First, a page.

Once regarded as almost immune to cyber-attacks and hacking, Apple users are coming under increasing pressure from cybercriminals targeting their Apple IDs and financial credentials.
Kaspersky Lab has published a phishing report that analyses the dramatic increase of cybercriminal campaigns designed to steal users’ Apple IDs and account information by creating fraudulent phishing sites that try to imitate the official apple.com site.
Cybercriminals are using the fake Apple sites to try and trick users into submitting their Apple ID credentials, which would enable the criminals to steal the account login and access the victim’s personal data, information and credit card numbers stored on their iCloud and iTunes accounts.
From January 2012 through May 2013, the Kaspersky Security Network (KSN) has detected an average of 200 000 attempts per day of users trying to access the phishing sites, which were triggered each time a user running Kaspersky Lab’s products was directed to one of the fraudulent sites.
The increase in average detections is a marked increase compared to 2011, which averaged only 1 000 detections per day. Kaspersky Lab’s Web antivirus module successfully detected and prevented its users from accessing the sites; however, the increase in detections shows how these scams are becoming more commonly used by cybercriminals for phishing campaigns.
Kaspersky Lab’s experts analysed the cybercriminals’ behaviour and patterns on a daily and monthly basis, noticing that fluctuations and increases in phishing attempts often coincided with large events from Apple. For example, on 6 December 2012, immediately following the opening of iTunes stores in India, Turkey, Russia, South Africa and an additional 52 countries, Kaspersky Lab detected an all-time record of more than 900 000 phishing attempts directing to fake Apple sites in a single day.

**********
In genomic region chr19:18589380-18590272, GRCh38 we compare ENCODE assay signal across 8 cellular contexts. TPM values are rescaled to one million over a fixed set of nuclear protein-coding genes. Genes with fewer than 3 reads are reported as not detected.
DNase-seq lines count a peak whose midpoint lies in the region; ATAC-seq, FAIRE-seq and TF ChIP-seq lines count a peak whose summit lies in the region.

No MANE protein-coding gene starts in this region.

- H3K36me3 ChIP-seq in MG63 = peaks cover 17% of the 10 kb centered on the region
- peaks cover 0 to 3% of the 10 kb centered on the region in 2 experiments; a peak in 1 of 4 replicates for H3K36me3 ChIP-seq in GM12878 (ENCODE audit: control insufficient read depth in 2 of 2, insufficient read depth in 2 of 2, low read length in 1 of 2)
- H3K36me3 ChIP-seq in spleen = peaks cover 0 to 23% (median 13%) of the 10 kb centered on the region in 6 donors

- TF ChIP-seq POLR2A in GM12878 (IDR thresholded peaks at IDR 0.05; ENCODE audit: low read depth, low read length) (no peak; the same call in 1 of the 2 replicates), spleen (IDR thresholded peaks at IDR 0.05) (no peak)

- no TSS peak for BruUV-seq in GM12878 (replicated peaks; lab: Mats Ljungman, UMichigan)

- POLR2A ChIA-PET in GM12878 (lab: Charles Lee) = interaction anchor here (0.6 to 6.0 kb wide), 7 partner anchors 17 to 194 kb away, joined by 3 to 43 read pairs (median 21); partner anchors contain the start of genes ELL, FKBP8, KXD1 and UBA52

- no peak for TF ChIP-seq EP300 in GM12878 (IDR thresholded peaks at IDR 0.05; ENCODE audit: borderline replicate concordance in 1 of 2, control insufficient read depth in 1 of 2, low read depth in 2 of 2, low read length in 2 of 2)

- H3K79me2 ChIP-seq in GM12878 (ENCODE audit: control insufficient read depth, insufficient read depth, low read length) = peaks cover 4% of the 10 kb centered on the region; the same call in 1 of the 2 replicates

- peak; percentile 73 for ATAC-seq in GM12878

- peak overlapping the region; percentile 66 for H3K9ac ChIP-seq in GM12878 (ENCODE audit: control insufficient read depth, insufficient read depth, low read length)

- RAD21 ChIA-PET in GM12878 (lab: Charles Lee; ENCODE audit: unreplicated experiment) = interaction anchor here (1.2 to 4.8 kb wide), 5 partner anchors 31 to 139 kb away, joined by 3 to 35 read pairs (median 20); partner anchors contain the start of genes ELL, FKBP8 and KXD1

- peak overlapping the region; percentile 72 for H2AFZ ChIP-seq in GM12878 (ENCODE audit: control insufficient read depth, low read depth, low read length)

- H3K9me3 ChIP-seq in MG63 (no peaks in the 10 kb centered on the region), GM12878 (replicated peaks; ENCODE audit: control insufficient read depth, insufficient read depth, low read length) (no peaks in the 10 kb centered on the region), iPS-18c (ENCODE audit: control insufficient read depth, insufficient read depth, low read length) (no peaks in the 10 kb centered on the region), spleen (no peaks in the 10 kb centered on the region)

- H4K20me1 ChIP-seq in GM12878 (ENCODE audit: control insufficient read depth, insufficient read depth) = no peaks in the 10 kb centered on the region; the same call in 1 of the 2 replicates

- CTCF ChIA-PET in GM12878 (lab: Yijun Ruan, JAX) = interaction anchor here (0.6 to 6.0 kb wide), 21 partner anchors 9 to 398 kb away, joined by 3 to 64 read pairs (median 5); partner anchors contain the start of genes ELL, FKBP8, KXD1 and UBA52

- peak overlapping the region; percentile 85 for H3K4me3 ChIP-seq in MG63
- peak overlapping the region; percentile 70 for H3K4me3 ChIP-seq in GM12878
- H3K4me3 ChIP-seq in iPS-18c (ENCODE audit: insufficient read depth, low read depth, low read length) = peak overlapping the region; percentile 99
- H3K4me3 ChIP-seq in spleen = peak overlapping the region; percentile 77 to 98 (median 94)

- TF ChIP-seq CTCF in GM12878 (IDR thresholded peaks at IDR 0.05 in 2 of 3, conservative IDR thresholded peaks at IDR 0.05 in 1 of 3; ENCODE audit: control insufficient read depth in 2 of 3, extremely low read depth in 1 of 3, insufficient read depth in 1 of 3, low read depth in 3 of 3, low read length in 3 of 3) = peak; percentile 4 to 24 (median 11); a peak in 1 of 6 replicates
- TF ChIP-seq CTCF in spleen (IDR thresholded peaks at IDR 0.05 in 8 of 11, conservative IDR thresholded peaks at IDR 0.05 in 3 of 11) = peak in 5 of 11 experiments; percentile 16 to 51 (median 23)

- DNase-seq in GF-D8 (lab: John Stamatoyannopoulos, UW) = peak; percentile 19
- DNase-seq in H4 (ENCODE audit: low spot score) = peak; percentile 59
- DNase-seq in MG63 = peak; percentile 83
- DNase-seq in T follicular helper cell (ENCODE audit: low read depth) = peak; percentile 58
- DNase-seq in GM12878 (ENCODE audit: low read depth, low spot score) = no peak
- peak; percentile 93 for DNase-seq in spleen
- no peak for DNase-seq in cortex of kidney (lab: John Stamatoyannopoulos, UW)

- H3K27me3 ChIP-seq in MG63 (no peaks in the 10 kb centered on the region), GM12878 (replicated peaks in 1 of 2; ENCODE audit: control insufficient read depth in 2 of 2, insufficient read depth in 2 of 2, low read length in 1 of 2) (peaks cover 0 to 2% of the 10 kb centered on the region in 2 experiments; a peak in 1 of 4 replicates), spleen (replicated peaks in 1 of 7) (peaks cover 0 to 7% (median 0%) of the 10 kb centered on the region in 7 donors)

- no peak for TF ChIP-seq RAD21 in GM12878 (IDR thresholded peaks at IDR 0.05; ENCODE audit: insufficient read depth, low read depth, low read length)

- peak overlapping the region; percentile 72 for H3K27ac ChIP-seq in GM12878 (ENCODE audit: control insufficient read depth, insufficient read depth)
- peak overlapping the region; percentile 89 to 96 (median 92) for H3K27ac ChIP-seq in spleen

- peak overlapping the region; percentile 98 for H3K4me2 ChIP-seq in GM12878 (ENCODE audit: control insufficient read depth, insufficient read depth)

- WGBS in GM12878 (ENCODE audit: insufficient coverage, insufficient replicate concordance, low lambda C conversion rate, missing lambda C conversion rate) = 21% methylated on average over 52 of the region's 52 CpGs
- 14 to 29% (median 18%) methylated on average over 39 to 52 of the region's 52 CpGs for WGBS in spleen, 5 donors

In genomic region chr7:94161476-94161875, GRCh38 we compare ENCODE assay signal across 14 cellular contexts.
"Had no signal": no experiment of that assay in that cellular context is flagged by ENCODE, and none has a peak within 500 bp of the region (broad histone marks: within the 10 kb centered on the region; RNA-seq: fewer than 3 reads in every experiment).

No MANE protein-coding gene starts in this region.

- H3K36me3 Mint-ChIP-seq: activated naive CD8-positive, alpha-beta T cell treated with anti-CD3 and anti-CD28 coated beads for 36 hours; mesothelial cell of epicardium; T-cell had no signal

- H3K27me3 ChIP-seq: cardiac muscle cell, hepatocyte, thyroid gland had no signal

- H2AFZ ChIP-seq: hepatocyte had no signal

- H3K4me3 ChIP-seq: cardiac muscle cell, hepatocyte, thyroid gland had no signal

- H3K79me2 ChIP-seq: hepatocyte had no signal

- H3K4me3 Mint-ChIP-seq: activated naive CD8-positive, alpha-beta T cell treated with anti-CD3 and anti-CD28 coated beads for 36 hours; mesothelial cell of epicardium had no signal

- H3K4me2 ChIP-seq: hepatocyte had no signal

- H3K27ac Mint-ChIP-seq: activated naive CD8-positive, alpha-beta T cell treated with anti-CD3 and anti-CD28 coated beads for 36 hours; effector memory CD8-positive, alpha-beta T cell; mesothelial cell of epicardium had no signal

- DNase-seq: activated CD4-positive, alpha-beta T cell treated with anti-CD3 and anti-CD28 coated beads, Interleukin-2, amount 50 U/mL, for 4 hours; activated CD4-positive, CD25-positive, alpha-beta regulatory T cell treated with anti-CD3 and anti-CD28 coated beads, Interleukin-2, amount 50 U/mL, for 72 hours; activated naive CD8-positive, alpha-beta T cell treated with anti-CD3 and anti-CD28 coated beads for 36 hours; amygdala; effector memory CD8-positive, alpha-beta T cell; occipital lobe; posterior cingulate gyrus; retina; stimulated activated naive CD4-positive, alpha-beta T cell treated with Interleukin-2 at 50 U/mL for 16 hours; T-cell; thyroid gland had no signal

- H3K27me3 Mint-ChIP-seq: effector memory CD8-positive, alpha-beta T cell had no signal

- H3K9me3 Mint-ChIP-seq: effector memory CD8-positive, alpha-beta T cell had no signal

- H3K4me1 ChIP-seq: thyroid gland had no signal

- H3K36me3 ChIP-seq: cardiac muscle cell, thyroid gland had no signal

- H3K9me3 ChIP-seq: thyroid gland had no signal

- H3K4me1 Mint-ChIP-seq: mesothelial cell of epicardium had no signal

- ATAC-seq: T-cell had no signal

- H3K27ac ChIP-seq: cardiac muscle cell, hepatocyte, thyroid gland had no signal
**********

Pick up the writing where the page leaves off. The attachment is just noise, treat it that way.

The main distribution method used by cybercriminals to direct users to the fraudulent Apple sites are predominantly phishing emails posing as Apple Support with fake alias names in the “Sender” field, such as firstname.lastname@example.org. The messages would typically request users to verify their account by clicking on a link and entering their Apple ID information. These emails are deceptively clever and professionally designed in order to make them appear authentic, including the use of Apple’s logo and presenting the message with similar formatting, colouring and style that Apple uses.
Another variation of these phishing emails are designed to steal Apple customers’ credit card information. This is done by sending users an email requesting that they verify or update the credit card credentials attached to their Apple IDs, which can be done by clicking on a link in the message. The link directs the user to a phishing site that imitates how Apple requests credit card information from their customers to fool users into inputting their credit card information and other personal information.
One way to distinguish between real websites and counterfeit ones created for phishing purposes is to look at the address bar of the website. While most counterfeit sites have the word “apple.com” as part of their address (URL), the address would not be verified by Apple and would include additional text in the URL.
However, identifying phishing sites becomes harder when users can’t see the full URL address, which is typically the case when iOS users are running Safari on their iPhone or iPad devices. When users click on links from email messages on iOS devices the complete URL address is hidden from them when the page is downloaded and opened through Safari.
Users should verify email address aliases from Apple by checking the original sender address first. On a computer this can be done by mousing over the sender address field, which reveals the sender alias’ true email address. When using a mobile device, users should touch the email alias from the sender, which expands the alias to show the full address of the sender.
To guard against fraud attempts, Apple also provides a two-step authentication process for Apple IDs. This process involves sending a four-digit code to one or more previously selected devices belonging to the user. This serves as an additional verification and prevents undesired changes being made on the “my Apple ID” site or, for example, third-parties making unauthorised purchases using your Apple ID.
Unfortunately, this does not yet prevent cybercriminals from using stolen credit card data. Users should not follow links in questionable emails to access websites. Instead, they should manually enter website addresses into browser windows. Users who still want to use such links should carefully check their content and the address of the website they link to.